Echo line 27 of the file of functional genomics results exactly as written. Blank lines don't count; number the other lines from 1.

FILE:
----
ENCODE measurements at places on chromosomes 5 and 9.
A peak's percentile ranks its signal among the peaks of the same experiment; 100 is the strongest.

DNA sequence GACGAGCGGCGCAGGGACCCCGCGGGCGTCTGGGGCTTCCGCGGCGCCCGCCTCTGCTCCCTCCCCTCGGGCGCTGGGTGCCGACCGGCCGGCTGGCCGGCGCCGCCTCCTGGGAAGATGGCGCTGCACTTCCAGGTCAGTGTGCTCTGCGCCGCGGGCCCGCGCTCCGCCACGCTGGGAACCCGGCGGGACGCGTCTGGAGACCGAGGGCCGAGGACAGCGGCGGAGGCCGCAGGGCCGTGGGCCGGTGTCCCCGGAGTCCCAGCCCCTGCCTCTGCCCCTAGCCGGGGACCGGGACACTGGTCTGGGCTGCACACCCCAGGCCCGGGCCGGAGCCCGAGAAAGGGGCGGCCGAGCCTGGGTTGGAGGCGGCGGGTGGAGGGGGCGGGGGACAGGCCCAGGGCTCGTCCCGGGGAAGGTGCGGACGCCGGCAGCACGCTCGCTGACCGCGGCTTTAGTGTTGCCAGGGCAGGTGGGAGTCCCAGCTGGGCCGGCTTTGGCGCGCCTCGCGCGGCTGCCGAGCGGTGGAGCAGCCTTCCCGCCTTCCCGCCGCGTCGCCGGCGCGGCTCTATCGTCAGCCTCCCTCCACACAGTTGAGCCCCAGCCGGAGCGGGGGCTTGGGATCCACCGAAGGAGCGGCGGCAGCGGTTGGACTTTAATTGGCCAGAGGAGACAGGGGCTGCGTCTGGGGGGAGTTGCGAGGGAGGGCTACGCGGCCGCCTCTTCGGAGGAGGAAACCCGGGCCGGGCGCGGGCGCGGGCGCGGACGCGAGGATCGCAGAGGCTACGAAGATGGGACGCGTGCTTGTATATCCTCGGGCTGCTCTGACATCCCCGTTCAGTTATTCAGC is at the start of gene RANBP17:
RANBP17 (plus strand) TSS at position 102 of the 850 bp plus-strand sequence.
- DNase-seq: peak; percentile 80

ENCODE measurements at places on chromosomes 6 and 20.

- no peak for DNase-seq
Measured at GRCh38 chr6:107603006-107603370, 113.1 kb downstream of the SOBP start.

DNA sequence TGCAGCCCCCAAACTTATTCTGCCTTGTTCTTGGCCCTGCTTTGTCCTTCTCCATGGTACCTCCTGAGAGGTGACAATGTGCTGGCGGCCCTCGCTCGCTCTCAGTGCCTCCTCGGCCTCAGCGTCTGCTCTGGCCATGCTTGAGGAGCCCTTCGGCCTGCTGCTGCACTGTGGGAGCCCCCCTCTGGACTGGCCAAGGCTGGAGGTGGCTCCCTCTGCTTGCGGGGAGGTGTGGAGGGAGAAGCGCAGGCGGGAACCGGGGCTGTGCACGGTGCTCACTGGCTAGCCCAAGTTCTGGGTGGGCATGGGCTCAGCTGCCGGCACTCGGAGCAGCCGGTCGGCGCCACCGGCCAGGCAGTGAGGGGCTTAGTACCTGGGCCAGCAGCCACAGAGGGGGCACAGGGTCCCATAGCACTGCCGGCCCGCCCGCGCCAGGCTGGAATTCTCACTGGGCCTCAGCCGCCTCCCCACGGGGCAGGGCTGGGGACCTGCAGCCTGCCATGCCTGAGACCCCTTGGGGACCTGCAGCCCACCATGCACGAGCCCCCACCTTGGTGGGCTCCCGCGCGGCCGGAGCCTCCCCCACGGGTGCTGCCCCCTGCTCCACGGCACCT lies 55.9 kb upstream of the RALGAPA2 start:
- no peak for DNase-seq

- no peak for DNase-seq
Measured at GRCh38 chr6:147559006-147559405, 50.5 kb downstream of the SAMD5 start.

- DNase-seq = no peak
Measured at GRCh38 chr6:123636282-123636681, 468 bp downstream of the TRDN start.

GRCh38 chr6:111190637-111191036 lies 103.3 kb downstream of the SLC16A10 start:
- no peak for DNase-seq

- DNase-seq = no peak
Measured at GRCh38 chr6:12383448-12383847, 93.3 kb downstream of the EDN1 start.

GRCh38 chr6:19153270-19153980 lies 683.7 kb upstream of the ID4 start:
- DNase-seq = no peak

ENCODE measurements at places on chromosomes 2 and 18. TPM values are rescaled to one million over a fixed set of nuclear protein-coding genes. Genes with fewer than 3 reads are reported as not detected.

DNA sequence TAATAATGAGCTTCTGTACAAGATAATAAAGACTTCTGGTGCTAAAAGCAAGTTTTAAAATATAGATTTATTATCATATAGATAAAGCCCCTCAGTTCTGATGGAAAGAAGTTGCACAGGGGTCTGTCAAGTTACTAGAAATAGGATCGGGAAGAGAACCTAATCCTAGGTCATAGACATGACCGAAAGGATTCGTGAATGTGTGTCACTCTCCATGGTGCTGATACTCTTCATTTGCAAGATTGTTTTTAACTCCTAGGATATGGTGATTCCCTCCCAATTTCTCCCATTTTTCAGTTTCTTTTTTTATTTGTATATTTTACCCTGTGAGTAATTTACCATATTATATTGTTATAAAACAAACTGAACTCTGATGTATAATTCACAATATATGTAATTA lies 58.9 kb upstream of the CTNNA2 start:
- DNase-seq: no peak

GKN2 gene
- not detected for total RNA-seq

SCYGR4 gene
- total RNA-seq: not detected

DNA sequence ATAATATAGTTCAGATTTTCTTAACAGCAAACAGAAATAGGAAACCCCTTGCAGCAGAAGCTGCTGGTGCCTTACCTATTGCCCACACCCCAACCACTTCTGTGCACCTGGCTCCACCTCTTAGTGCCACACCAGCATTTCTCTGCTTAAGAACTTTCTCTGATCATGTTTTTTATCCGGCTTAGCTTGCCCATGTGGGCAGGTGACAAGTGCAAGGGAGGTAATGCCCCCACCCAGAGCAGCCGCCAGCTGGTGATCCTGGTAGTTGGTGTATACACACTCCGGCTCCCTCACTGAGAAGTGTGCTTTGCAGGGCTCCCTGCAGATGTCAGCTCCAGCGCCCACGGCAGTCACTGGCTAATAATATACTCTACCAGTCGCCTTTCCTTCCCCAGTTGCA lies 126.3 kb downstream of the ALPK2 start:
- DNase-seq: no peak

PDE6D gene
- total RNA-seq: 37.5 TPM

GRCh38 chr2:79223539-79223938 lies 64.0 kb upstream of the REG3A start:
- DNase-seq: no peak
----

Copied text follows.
- total RNA-seq: not detected